We’ve been to two self build shows over the last couple of years – the Grand Designs Show and the Homebuilding and Renovating Show at the NEC. At the time we weren’t fully committed to the idea of self-building. We were effectively ‘just browsing’, which feels like a fairly pointless exercise until you know what you’re looking for.
So now that we’re more (well, fully!) committed to the idea of self building, we decided to attend the latest Homebuilding and Renovating Show at the Excel in London. If you hunt around beforehand the tickets are free, so it’s just the hassle of getting there, which for us means a trip on the bus from Oxford.
My best advice when attending one of these shows is to prepare. The day can go quite quickly, so if there are specific things you want to look at try and plan ahead. They have some really great presentations, workshops and advice sessions, so check which ones you’d like to see and work your schedule around them.
Ask an Expert #1
One of the best bits of the show is the ‘ask an expert’ area, where you can book a 15 minute session with one of the many experts on hand. The areas of expertise range from architects, costing, planning and sustainability, plus many have a great deal of experience having self-built themselves, so they can offer plenty of general advice. These sessions can only be booked on the day however, so you have to get in the queue early and book a slot. We were limited to 2 sessions, so we chose to see an architect, and someone with experience of the Passivhaus standard.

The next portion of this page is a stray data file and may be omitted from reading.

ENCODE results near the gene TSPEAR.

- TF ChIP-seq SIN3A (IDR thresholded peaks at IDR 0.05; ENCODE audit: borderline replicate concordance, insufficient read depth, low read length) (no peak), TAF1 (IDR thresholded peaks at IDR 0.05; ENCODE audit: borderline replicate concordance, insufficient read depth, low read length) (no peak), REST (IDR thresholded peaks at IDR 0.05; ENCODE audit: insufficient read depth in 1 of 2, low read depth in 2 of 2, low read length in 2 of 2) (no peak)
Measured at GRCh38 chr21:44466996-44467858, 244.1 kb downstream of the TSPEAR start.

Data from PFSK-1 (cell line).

Our architect expert was James Hood from Model Projects (www.modelprojects.co.uk), who jumped in as a last minute replacement. He didn’t have anyone booked in, so we were first in the queue and met him straight away. 15 minutes isn’t long, but we were prepared and printed off a short list of questions we wanted to ask.
You can view our questions sheet here.
We mentioned that we were interested in Graven Hill, and he was very familiar with the project as Model Design have been involved with one of the Grand Designs houses. So the conversation took a slight diversion as we couldn’t resist probing for more info.
One of the requirements of the Graven Hill development for self builders is a 6 month design period once you have reserved your plot. Is 6 months enough time to design the house? James reassured us that 6 months is plenty of time, but it’s well worth being prepared beforehand by carrying out as much research as you can. You can develop a brief for your architect before you finalise the plot which will help you think about what sort of features you want in your future home.